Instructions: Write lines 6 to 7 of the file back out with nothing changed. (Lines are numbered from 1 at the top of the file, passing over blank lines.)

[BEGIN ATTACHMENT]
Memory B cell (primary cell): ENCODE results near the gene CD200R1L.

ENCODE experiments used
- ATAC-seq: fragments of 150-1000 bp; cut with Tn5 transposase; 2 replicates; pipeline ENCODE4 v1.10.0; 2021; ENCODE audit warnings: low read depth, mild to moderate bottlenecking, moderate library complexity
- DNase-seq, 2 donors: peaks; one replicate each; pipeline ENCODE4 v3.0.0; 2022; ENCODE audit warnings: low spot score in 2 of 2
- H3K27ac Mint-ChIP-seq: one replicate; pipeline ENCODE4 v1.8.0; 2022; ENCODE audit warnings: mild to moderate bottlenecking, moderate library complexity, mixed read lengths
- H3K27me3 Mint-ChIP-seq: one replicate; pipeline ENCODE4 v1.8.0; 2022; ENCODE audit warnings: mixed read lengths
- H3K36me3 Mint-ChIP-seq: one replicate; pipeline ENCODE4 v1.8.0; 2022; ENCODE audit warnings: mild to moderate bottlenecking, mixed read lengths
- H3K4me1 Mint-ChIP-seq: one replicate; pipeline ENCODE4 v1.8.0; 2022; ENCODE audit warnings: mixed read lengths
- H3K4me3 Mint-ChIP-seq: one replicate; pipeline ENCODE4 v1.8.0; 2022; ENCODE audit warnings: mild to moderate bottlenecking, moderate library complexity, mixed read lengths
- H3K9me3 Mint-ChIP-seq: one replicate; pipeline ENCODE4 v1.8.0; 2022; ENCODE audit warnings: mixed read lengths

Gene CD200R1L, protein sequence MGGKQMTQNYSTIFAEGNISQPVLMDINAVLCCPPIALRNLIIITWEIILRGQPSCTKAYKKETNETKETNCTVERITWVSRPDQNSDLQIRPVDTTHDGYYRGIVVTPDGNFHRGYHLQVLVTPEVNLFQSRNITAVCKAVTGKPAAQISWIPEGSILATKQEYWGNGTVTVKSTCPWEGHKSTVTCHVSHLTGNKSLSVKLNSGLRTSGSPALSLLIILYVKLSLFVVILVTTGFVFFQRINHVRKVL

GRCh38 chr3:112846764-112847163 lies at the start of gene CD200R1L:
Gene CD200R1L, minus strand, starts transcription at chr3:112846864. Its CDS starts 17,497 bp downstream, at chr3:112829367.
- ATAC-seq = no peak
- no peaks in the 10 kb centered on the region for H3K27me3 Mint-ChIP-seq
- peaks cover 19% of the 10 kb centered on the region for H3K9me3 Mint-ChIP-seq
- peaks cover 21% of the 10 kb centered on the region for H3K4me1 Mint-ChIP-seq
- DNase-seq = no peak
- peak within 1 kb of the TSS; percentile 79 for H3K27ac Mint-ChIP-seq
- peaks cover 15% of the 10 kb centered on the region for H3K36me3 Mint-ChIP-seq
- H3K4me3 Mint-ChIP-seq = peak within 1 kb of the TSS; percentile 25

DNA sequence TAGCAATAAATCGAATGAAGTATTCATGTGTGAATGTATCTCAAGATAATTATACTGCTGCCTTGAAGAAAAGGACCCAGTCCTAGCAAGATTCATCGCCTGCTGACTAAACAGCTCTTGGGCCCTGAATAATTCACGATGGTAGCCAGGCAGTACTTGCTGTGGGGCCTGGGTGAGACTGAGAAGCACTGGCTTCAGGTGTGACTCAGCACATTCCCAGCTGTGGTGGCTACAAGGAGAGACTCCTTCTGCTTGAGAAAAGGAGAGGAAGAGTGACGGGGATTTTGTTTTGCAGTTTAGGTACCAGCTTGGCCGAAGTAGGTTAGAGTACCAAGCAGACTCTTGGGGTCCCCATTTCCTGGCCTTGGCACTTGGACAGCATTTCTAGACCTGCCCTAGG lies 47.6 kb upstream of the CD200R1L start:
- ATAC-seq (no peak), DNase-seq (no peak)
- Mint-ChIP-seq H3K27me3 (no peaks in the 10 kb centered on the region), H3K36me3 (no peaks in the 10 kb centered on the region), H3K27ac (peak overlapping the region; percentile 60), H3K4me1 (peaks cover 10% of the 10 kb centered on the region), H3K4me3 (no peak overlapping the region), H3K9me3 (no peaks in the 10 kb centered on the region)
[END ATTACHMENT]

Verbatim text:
- H3K27me3 Mint-ChIP-seq: one replicate; pipeline ENCODE4 v1.8.0; 2022; ENCODE audit warnings: mixed read lengths
- H3K36me3 Mint-ChIP-seq: one replicate; pipeline ENCODE4 v1.8.0; 2022; ENCODE audit warnings: mild to moderate bottlenecking, mixed read lengths